Have something to add? Please leave a comment and we’ll may be able to edit it into this post.

Lancaster’s Museum of Art and History

The new Lancaster modern art & history museum is open; the MOAH…it’s open, it’s real, and it’s full of potential. Have you been inside and seen it? What did you think? What do you think of the Antelope Valley’s largest, most expensive and most official arts space?

AV Arts Blog would like to hear about your reaction to the new museum: thoughts, perceptions, likes, dislikes, hopes, inside scoops… What we’d like to do is invite everyone to write in with comments that will then be put into a new post, collecting the various views expressed in those comments.

Probably, we will just see a few comments come in. Not everyone has been to the new museum on the BLVD and not everyone has the time to write in, but in the hopes of encouraging conversation about this new space and conversation on the arts in general here in the Antelope Valley, I’d like to try this out, invite some comments (or even controversy) and see if we can help either spark debate or spark interest in this new arts space.


Lancaster Museum/Art Gallery Presents…

Wiki Night
Third Thursday of every month, starting at 6 pm.
May 19; June 16; July 21; August 18, 2011

PechaKucha Night is now Wiki Night, a monthly opportunity for creative individuals to come together in an informal atmosphere to share their ideas, projects and thoughts. Wiki Night retains the PechaKucha presentation format: 20 slides, 20 seconds each.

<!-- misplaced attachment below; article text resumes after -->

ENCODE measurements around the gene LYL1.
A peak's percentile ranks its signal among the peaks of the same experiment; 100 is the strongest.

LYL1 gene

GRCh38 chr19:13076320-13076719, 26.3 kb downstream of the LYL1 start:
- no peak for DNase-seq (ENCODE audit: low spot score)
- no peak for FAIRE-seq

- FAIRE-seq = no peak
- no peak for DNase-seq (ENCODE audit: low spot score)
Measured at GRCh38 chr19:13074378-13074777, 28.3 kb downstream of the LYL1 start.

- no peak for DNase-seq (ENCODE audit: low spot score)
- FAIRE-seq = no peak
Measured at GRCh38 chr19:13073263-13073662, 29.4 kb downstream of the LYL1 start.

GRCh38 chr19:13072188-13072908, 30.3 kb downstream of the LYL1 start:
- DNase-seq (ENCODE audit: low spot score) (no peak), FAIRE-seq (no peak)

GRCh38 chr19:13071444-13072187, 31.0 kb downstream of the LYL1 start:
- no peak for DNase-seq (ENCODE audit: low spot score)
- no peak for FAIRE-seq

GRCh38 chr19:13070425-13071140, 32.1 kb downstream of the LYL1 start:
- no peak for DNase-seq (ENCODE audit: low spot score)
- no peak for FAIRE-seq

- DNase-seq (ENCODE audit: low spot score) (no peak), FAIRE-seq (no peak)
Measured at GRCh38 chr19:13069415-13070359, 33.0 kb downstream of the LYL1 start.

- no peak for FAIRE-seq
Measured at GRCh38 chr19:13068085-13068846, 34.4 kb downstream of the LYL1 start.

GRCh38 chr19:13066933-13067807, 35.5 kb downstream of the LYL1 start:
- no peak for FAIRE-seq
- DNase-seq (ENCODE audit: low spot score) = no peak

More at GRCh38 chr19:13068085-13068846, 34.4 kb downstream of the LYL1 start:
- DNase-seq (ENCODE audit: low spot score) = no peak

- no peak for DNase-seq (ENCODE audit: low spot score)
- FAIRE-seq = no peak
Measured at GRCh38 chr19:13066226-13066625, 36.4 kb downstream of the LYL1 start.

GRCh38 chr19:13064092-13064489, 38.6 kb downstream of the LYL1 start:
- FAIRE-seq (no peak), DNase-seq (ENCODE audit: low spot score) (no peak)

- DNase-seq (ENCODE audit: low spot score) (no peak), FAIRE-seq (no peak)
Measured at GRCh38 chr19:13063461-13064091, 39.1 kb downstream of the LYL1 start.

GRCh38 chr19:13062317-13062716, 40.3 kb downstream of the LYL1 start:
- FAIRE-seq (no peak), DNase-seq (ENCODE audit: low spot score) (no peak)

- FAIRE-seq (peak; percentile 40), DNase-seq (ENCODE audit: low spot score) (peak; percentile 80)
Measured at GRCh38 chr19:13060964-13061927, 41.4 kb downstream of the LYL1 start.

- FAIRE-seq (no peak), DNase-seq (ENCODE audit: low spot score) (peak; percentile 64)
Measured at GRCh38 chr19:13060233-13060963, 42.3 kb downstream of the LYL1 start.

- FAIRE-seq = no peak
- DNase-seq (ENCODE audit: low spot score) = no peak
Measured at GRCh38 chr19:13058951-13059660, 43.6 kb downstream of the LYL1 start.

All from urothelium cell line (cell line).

New Museum

Fast-paced, fun and informative, there are always a variety of creative topics to explore. Free for all to attend. Locations change monthly.


Please call or email the Lancaster Museum/Art Gallery for more information.

LM/AG Student Art Show

26th Antelope Valley Union High School District Student Art Exhibition
April 9-May 8, 2011
Located at Lancaster City Hall

Opening Reception: April 9, 2011 from noon-3 pm
Students from Antelope Valley Union High School District showcase their artistic talents in a wide range of media in this annual exhibition co-organized by the Lancaster Museum/Art Gallery and AVUHSD teachers. Past exhibitions have included photography, sculpture, painting, drawing, digital media and ceramic arts. Come show your support for burgeoning young artists!

NOTE: This exhibition is located at Lancaster City Hall as the museum prepares for its move to its new facility.

44933 North Fern Avenue
Lancaster, CA 93534

LM/AG: PechaKucha Night

PechaKucha Night 20×20
Saturday, March 19, 2011 from 6 to 8 pm
20 slides, 20 seconds each. A variety of creative topics to explore.

Designed to keep presentations short and passionate, PechaKucha Night allows creative people to come together to share their ideas, works, and thoughts in a relaxed, and informal atmosphere. Free.

A bit more about the format:

LM/AG Event: Through the Looking Glass, 2nd Museum Gala and Jabberwocky

Prism: Through the Looking Glass, 2nd Museum Gala and Jabberwocky after party 
Saturday, February 26, 2011 gala beginning at 5:30 pm; after party beginning at 9:30 pm 
Walk through the looking glass on February 26, 2011 for a unique evening celebrating 25 years of art, education, and culture at the Lancaster prism web logoMuseum/Art Gallery.

“Prism: Through the Looking Glass,” the 2nd museum gala, derives inspiration from the glass architecture of the museum’s new building on The BLVD, and the spectrum of experiences that awaits within.


The Jabberwocky after party kicks off at 9:30 pm featuring cocktails, nosh and dueling pianos from 2 Grand Entertainment followed by a DJ. Enjoy an evening of art and entertainment and be among those supporting the community’s long-standing resource for art, history, culture, and education. Prism gala tickets $100; Jabberwocky after party tickets $25.